guide to stockholm


Stroll through Queen Street, named after Queen Christina, infamous for her sexually-ambiguous appearance. You’ll pass by no less than three different H&M stores, all within fifty meters of each other (H&M’s headquarter offices are also located above one of the shops). Queen Street is also the home of Pub, the department store where Greta Garbo used to work as a young adult, before she moved to Hollywood and changed her name. 

Walk over to Hotorget (literally: ‘hay market’), the square that hosts Stockholm’s Concert Hall, in which Nobel are prizes given out.

Tour of the Södermalm area. Söder is truly a creative hub, and in addition to attracting many designers and artists, is also the home of video game developers (does Candy Crush ring a bell?). Make sure to stop by Katarina’s Church and Maria Madgalena Church. And if you’re a fan of Steig Larson, look out for house number 1 on Bellmansgatan 1, which is where Mikael Blomkvist lives in The Girl with the Dragon Tattoo!

tour of Gamla Stan, Stockholm’s old town. Here are some highlights of this picturesque - and unavoidably touristy - neighborhood:

Brantingtorget. A circular, peaceful square in the heart of Gamla Stan. A well-kept secret I’m willing to share with you all!

Stockholm Cathedral

Royal Palace. With its 600 rooms, it’s said to be the largest in the world in front of Buckingham Palace. Looks a lot like Versailles, actually.

St. George and the Dragon. Impressive statue built to commemorate a battle between Swedish and Danish. There’s another version inside the Stockholm Cathedral.

Järnpojke (Little Boy Looking at the Moon). Also known as the Iron Boy, this is the smallest public statue in Stockholm. It was created by the Swedish artist Liss Eriksson in 1954, and can be found on Bollhustäppan, behind the Finnish Church. During the wintertime, people will dress him with a miniature knitted hat and scarf. There’s also the tradition of leaving coins by his feet for good luck! But no worries: if you’ve no change to spare, it’s also acceptable to rub his little head.

Stortorget (literally: “The Big Square”). Postcard-worthy square surrounded by cafés and colorful buildings.

German Church. Beautiful church.

Marten Trotzigs Gränd. The narrowest street in Gamla Stan. It’s only 35.4 inches wide at its narrowest point!

Jarntorget (Iron Square) - Another cute square.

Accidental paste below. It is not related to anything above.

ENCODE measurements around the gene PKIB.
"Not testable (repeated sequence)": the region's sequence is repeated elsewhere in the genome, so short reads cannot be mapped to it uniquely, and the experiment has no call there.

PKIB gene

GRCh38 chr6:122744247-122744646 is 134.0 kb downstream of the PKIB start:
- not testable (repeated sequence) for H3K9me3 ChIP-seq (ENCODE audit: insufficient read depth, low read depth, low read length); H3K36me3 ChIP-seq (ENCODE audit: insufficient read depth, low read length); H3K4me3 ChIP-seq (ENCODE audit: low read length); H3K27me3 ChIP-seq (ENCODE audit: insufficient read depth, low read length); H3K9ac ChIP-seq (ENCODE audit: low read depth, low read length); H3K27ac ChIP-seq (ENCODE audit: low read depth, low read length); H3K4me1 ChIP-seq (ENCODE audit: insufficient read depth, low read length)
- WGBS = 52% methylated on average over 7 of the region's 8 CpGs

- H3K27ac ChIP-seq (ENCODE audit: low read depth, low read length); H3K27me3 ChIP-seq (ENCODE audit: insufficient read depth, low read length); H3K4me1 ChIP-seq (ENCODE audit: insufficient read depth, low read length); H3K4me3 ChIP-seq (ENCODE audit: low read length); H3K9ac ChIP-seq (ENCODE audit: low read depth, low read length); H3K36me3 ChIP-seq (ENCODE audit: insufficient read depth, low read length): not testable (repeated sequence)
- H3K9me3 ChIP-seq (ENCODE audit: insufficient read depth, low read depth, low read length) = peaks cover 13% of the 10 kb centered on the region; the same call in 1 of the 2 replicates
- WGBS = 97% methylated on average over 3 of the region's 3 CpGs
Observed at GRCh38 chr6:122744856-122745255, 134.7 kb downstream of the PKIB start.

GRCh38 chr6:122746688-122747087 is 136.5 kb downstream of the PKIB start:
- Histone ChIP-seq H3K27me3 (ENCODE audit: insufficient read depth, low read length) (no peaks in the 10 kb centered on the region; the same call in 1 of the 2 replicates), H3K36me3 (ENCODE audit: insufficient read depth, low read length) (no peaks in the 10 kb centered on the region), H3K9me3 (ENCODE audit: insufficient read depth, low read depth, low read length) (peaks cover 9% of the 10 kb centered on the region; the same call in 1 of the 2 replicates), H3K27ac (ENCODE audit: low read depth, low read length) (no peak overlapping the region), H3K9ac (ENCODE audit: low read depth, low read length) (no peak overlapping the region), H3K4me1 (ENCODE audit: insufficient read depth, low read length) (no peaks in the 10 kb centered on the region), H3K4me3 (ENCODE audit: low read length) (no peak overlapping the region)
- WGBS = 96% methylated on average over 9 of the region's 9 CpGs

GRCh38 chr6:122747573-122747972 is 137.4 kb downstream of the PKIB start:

Vasa Museum. The Vasa is absolutely massive. It reminds me of those big ass ships in Pirates of the Caribbean. Though it’s not possible to venture inside the boat, the installations surrounding it provide great insight as to what life on board must have looked like, and even more interestingly, the reasons behind its sinking. I highly recommend watching the free film screening before you visit the museum. It features very well-made reenactments of the ship’s building and sinking, as well as fascinating footage of the Vasa’s salvaging and ongoing restoration/preservation efforts.

Nordiska Museum. Head upstairs for a great collection of Nordic furniture. My favorite pieces, as usual, are those after the 1920’s. There are also a few well-made reconstructions of more classical interiors. I really enjoy Nordiska’s fantastic corridor full of table settings from various time periods. Other highlights include rooms dedicated to Swedish folk art, collection of dollhouses, and exhibit about the lives of old people, and a reconstruction of an entire 1949 Stockholm apartment.

Walk along Strandvägen, which gives a great view of, on one side, the waterfront, and on the other, the wealthy buildings of Ostermalm. Pass by the Royal Drama Theater, with its ornate golden statues and Grecian style, and step into a nice shop called Edblad.

Hallwylska Museet. A great look into the interiors of a bourgeois Swedish home, and only takes half an hour to visit. It’s slightly uncanny that all the employees are dressed as period maids and butlers, but that’s maybe just because the museum pamphlet features a group photo of the staff that makes me think of The Others.

Hedvig Eleona Kirka. A beautiful church.


National Library of Sweden

Wetterling Gallery and Norrbottens Ambassad för Konst. Both have great exhibits and are completely free.

Royal Swedish Opera House